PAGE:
5 Steps to Shipping Your Baked Goods

Ready to boost business with a menu of shippable treats? Follow these tips to keep your products intact and deliver deliciousness to customers near and far.

1. Choose the Right Products to Ship 

Wicked Good Cupcakes in Hanover, Massachusetts, sells cupcakes, cakes, pies and brownies shipped in glass Mason jars. Co-founder and CEO Tracey Noonan says these products maximize the cost-benefit ratio of shipping: They're affordable for both the bakery and customers. Unlike delicate treats like cheesecake, these products don’t require dry ice or expedited shipping (which can be pricey), and the bakery can translate the cost savings to lower prices for customers. You may also consider pricing shippable items in bundles to encourage larger purchases. Pair items that require similar packaging, such as cookies and brownies.

2. Fine-Tune Your Packaging

Right-sized, sturdy and affordable packaging is key to shipping products safely. Shipping companies, foodservice equipment makers and packaging manufacturers offer many options. Wicked Good Cupcakes, however, wanted an economical, eco-friendly solution for products that need to stay cool and decided to build its own coolers. The bakery uses corrugated boxes; surrounds jars with insulated, 100 percent biodegradable panels; and adds suede ice-pack bags to prevent the glass from sweating. This combination allows products to travel safely for three days.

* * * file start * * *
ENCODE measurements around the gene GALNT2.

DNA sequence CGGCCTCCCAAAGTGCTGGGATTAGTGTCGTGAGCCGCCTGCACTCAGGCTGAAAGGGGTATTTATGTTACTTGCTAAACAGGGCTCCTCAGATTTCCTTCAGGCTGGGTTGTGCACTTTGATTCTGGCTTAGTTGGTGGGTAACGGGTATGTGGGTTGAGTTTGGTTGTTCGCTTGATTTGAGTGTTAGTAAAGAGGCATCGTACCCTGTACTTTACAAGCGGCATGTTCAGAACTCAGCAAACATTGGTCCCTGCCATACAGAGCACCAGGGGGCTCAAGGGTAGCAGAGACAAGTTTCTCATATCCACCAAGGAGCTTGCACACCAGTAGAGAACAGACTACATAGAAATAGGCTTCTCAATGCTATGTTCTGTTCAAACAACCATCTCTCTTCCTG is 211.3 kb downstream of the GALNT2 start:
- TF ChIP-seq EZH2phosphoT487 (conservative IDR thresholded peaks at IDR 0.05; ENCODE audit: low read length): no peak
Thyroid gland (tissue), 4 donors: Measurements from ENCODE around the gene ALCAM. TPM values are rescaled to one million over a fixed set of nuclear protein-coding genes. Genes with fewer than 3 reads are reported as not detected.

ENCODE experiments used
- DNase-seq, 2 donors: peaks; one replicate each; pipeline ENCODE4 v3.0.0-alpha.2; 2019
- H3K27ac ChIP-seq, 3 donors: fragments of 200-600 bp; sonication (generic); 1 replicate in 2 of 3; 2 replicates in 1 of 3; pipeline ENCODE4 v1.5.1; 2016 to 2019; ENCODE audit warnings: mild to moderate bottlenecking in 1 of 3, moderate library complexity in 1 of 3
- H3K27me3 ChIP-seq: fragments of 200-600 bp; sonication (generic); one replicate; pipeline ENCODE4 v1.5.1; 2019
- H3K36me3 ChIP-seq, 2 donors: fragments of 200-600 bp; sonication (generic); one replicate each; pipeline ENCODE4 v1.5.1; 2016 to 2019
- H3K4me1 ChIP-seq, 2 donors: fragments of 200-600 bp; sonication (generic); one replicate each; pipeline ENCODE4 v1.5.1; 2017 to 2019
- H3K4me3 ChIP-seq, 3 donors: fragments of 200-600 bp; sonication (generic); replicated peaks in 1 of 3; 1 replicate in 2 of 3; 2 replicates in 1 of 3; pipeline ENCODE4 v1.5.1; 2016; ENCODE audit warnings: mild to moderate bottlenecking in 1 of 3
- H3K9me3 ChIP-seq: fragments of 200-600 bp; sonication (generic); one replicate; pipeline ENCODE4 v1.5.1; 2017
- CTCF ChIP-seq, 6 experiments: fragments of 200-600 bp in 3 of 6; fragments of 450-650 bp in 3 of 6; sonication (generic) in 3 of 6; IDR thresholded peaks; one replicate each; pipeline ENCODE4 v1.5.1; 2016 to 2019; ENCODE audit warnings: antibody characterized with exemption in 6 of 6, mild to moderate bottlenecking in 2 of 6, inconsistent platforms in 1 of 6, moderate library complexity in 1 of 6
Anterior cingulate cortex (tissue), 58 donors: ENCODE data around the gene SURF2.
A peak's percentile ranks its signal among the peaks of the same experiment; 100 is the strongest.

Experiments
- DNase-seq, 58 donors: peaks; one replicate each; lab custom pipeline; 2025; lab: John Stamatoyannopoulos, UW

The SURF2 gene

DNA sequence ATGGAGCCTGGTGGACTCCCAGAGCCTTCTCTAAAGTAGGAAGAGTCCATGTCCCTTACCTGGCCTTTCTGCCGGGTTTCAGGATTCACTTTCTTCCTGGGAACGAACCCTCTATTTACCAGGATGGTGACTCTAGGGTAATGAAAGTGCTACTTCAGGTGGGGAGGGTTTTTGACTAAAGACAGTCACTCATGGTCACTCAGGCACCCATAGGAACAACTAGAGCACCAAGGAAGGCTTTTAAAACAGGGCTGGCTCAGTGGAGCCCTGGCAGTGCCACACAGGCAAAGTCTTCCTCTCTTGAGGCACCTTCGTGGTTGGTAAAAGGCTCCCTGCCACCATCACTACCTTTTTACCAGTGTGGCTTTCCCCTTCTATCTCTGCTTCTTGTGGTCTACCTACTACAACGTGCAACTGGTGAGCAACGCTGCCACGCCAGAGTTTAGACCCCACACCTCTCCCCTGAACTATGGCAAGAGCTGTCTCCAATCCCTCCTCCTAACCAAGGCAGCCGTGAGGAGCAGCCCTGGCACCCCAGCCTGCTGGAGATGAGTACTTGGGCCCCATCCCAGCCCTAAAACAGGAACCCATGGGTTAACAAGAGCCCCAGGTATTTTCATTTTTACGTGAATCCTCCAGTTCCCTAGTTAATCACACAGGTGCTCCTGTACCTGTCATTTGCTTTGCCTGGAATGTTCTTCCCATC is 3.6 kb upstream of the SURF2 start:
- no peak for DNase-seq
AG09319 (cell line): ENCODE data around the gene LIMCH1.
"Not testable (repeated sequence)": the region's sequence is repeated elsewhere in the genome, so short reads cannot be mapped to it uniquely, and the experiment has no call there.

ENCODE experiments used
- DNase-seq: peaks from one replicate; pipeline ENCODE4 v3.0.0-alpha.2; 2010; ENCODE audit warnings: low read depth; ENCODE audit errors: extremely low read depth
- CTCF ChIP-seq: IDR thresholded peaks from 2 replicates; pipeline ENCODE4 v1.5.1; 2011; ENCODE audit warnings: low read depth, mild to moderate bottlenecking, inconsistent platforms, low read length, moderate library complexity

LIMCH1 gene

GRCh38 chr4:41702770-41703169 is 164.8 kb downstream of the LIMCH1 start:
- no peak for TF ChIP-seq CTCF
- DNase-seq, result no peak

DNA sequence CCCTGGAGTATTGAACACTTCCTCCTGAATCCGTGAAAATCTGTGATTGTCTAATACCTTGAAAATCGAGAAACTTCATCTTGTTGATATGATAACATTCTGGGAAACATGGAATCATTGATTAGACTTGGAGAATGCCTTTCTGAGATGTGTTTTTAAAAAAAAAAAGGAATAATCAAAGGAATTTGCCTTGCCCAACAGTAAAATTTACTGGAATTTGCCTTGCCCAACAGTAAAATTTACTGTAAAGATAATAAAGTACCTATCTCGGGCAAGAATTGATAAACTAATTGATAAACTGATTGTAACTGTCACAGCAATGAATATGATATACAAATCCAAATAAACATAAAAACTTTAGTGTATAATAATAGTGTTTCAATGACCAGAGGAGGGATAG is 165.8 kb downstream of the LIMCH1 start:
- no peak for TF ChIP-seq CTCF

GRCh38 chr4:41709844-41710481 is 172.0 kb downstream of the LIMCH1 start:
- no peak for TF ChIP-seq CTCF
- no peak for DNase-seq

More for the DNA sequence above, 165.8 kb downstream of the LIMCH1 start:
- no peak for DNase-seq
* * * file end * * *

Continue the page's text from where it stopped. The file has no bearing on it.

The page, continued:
3. Provide a Seamless Ordering Process

“You’ve got a better cart retention rate when you give people all the information they need upfront,” says Noonan. Your website  should provide comprehensive product details, clear pricing that outlines shipping fees and taxes, estimated shipping times and easy payment processing. “It’s all about getting customers to close the deal,” Noonan says. “Make your website simple and easy to navigate.” Partner that digital experience with excellent customer service: Respond to inquiries within 24 hours and consider implementing a refund or replacement policy if orders arrive in less-than-perfect condition. Working with a third-party e-commerce provider can help streamline these processes.

4. Consult the Pros

Whether you need a food scientist to tweak recipes for longer shelf life, a developer to create your website or a number cruncher to strategically identify which products to ship, experts can help guide decision-making. If you can’t hire professionals with these skills, consider tapping your network of family and friends, as well as other bakery owners. Many, like Noonan, are willing to share their expertise. Suppliers  are another helpful source for insight into product formulation and consumer trends, while private shipping suppliers may be able to share tips for mailing perishables.

5. Follow the Rules

When it comes to product labeling, be vigilant about both federal and state regulations if you’re shipping across state lines. “There’s no fooling around with that—it’s a must,” Noonan says. The FDA requires that labels list ingredients, allergen warnings, net weight or quantity and more. Stay on top of evolving regulations by visiting the FDA’s website and talking to your suppliers.